PHP code

Query a WordPress Custom Field Stored As an Array

Querying a WordPress database is pretty straightforward using WP_Query or get_posts(). However, I ran into a problem when I was trying to search for all Posts with a certain custom field value that was stored as an array.

The Problem

I was using the popular Advanced Custom Fields plugin. The field type I was using was the “Relationship” field type. I had set it up to store related posts as an array of IDs. There are other ACF fields which are stored as arrays such as Page Link and Post Object.

The problem is, there was no way for me to search for all posts containing a certain value in the array. For example, if the field contained the ID’s, “5, 34, 96, 123”, and I wanted to search for ID=34, I wasn’t able to do it using normal WP_Query parameters.

How PHP Arrays are Stored in WordPress

I found out that the reason for the difficulty is that arrays are stored as serialized strings in WordPress. One way to get to them is to use the LIKE MySQL operation with WP_Query or get_posts(). This worked, but I realized a problem. You could get erroneous results if, for example, you were searching for post with ID=4, the LIKE would also give you all other posts containing a 4, such as 45, 142, 204, and so forth, since it was simply searching for the character “4” in a long series of numbers stored as a string.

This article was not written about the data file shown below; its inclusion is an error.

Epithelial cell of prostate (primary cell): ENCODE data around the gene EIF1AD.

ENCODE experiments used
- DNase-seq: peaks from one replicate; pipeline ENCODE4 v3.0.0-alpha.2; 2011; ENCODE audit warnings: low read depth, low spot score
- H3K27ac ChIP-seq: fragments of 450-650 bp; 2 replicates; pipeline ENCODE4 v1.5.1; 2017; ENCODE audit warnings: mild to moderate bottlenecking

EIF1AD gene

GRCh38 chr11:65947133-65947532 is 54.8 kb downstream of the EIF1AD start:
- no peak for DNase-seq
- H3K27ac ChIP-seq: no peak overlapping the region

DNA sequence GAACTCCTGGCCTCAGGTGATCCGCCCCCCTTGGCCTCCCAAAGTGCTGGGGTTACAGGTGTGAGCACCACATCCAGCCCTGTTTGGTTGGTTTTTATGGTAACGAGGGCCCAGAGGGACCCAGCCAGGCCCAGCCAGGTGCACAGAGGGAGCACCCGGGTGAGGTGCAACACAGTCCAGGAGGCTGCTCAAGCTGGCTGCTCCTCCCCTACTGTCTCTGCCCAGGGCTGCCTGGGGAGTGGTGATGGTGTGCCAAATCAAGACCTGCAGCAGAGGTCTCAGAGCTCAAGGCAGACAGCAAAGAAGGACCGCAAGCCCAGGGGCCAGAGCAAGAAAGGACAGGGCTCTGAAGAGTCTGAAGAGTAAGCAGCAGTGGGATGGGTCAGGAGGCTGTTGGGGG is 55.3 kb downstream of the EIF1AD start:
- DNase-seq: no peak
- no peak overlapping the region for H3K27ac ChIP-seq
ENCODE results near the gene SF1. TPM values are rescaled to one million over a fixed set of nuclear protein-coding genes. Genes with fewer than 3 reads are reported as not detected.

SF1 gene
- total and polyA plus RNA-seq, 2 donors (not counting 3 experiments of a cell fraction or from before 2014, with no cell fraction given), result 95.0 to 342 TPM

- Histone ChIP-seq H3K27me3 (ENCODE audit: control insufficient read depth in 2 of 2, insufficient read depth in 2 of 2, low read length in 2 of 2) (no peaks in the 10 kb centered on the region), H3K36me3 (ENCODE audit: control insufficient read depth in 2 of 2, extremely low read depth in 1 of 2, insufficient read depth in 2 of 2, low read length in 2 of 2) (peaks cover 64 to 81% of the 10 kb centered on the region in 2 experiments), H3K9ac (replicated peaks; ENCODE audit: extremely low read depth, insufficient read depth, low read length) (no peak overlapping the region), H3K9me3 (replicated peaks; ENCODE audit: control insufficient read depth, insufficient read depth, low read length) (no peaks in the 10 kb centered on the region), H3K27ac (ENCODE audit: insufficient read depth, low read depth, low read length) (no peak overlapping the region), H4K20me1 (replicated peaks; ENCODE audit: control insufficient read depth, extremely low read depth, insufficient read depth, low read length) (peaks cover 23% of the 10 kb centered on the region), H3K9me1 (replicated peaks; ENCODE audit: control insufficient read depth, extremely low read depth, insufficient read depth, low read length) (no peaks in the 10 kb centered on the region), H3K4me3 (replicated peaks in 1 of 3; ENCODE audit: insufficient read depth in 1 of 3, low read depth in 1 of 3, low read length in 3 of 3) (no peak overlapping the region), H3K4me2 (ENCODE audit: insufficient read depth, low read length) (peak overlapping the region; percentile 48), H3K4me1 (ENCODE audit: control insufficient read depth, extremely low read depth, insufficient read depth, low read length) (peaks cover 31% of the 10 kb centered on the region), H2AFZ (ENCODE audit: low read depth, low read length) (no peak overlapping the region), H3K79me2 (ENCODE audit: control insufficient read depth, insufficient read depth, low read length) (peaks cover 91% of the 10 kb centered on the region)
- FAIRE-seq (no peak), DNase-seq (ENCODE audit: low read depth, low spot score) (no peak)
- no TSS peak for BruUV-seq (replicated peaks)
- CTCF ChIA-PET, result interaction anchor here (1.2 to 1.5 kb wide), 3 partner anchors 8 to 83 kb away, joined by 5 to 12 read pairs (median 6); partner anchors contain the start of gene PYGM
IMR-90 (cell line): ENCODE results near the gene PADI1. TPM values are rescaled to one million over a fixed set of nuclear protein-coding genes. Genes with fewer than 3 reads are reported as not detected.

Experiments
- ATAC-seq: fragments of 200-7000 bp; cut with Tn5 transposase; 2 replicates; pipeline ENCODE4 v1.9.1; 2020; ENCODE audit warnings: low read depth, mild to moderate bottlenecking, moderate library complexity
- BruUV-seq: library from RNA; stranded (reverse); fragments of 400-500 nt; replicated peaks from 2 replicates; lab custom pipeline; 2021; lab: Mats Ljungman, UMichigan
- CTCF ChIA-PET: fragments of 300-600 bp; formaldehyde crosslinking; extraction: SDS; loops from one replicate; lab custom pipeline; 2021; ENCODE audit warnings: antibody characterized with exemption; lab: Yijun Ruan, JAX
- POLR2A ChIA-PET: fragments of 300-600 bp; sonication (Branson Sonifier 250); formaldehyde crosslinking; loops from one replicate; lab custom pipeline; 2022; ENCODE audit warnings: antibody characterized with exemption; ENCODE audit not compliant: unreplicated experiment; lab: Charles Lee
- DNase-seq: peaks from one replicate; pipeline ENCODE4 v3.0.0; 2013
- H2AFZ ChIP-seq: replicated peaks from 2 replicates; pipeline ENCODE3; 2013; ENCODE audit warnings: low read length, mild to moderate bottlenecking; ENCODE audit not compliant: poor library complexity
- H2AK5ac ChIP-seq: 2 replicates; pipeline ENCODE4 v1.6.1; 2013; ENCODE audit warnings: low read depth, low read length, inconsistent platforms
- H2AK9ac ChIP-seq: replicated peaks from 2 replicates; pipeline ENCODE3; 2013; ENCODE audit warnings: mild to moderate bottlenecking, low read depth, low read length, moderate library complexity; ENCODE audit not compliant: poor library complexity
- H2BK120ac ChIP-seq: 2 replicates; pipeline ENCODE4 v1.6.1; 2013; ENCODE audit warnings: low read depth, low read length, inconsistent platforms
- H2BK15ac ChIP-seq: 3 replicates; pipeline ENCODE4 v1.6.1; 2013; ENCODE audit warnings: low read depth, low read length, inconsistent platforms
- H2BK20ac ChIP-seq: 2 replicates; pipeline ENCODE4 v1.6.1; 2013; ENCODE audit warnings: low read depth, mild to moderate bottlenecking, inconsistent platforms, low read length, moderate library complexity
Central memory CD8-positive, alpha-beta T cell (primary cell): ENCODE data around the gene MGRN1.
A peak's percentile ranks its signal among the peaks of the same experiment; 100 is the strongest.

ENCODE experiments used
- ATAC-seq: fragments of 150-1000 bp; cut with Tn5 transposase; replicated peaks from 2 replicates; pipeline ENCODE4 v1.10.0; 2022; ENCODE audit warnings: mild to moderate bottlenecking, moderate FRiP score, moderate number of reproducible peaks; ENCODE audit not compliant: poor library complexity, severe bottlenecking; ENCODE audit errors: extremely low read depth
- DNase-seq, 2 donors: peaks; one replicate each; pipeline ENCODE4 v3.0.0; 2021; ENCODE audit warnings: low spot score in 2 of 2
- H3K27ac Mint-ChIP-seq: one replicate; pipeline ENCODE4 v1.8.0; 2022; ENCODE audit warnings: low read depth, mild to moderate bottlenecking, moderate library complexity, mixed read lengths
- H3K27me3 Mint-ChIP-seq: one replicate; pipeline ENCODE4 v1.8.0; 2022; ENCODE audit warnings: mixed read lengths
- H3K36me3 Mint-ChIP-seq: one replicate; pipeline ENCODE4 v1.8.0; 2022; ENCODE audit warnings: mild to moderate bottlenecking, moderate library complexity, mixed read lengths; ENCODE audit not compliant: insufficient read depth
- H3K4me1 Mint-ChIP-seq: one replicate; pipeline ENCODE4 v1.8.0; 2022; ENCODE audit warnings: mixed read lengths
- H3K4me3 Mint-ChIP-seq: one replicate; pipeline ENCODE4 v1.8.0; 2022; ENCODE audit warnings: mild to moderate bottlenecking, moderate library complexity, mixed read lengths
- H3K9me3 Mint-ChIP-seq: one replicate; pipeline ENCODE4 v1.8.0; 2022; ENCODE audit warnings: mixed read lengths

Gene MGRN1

To fix this, you have to see how serialized data is stored in the database. Here’s an example of serialized data:
a:2:{i:0;s:2:”44″;i:1;s:3:”309″;}

Just as a side note, the first “a” is used for serialized arrays, with the “2” being the number of elements in the array. Inside the curly braces, the “i”s are used for indices of the array, and the “s”s to indicate the number of characters in each string.

The Solution

From here, you can see the solution. Instead of searching for 4, we need to search for “4” with the double quotes. That will insure that we don’t get other numbers that contain a 4, such as 41, 214, etc.

I tried to do this using WP_Query with no success. The query would not work properly with the quotes added.

So, the solution is to do a full custom MySQL query (note, much of this was taken from this entry in the WordPress codex.

In this example, I’m searching for posts that contain ID=$this_id in its Relationship custom field array.

The key is this line which shows how the double quotes can be included in the query:

After I discovered that, I was able to complete the query with no spurious results returned!


The Caveat

I will say that this is not a super efficient way to store and retrieve things in MySQL. It is best to not search through serialized data. Instead put each element in its own MySQL column, then search it. But, I was tied to existing plugins which stored values in this way, and the size of the database I was searching was not huge, so it was fine.

Let me know what you think, and if you have found a better way to solve this problem. – Brian

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